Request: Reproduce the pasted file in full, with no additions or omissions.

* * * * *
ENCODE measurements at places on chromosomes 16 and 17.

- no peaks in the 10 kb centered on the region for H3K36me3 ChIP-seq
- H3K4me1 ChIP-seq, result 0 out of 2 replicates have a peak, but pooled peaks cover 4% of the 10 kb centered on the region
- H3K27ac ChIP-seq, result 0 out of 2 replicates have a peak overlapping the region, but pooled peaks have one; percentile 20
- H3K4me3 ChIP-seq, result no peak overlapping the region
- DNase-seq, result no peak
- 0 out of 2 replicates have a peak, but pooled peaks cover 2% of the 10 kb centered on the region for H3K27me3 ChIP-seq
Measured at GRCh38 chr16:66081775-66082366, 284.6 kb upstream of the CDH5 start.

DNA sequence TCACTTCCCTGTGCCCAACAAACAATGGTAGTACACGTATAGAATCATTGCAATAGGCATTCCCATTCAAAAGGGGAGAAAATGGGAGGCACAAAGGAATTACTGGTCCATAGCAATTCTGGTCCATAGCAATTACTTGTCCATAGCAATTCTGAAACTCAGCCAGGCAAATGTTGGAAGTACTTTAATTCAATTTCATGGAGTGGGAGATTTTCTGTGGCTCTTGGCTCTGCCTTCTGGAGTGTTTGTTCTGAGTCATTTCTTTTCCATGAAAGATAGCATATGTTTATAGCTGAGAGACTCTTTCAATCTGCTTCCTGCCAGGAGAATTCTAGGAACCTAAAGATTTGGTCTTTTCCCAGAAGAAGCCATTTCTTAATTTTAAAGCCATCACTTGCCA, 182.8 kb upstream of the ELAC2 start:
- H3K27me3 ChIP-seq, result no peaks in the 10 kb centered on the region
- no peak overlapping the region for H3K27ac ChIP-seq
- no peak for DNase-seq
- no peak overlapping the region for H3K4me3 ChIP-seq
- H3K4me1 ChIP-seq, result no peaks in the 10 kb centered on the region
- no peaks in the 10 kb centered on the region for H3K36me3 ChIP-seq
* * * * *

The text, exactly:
ENCODE measurements at places on chromosomes 16 and 17.

- no peaks in the 10 kb centered on the region for H3K36me3 ChIP-seq
- H3K4me1 ChIP-seq, result 0 out of 2 replicates have a peak, but pooled peaks cover 4% of the 10 kb centered on the region
- H3K27ac ChIP-seq, result 0 out of 2 replicates have a peak overlapping the region, but pooled peaks have one; percentile 20
- H3K4me3 ChIP-seq, result no peak overlapping the region
- DNase-seq, result no peak
- 0 out of 2 replicates have a peak, but pooled peaks cover 2% of the 10 kb centered on the region for H3K27me3 ChIP-seq
Measured at GRCh38 chr16:66081775-66082366, 284.6 kb upstream of the CDH5 start.

DNA sequence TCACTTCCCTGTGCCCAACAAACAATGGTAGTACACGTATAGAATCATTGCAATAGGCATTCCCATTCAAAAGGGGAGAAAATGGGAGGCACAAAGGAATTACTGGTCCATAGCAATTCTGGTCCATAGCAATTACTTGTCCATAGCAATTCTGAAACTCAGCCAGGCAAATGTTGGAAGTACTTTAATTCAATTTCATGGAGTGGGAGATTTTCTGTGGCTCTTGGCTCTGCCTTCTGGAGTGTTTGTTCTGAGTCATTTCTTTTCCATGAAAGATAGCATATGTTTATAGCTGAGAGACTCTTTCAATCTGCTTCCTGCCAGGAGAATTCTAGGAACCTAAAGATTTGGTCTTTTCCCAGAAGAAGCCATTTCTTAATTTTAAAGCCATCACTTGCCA, 182.8 kb upstream of the ELAC2 start:
- H3K27me3 ChIP-seq, result no peaks in the 10 kb centered on the region
- no peak overlapping the region for H3K27ac ChIP-seq
- no peak for DNase-seq
- no peak overlapping the region for H3K4me3 ChIP-seq
- H3K4me1 ChIP-seq, result no peaks in the 10 kb centered on the region
- no peaks in the 10 kb centered on the region for H3K36me3 ChIP-seq